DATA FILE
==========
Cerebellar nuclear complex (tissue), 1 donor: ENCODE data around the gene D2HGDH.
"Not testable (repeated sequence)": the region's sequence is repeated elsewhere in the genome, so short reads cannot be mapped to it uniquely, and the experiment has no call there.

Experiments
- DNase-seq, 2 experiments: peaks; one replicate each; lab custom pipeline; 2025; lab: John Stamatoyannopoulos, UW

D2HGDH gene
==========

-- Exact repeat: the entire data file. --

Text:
Cerebellar nuclear complex (tissue), 1 donor: ENCODE data around the gene D2HGDH.
"Not testable (repeated sequence)": the region's sequence is repeated elsewhere in the genome, so short reads cannot be mapped to it uniquely, and the experiment has no call there.

Experiments
- DNase-seq, 2 experiments: peaks; one replicate each; lab custom pipeline; 2025; lab: John Stamatoyannopoulos, UW

D2HGDH gene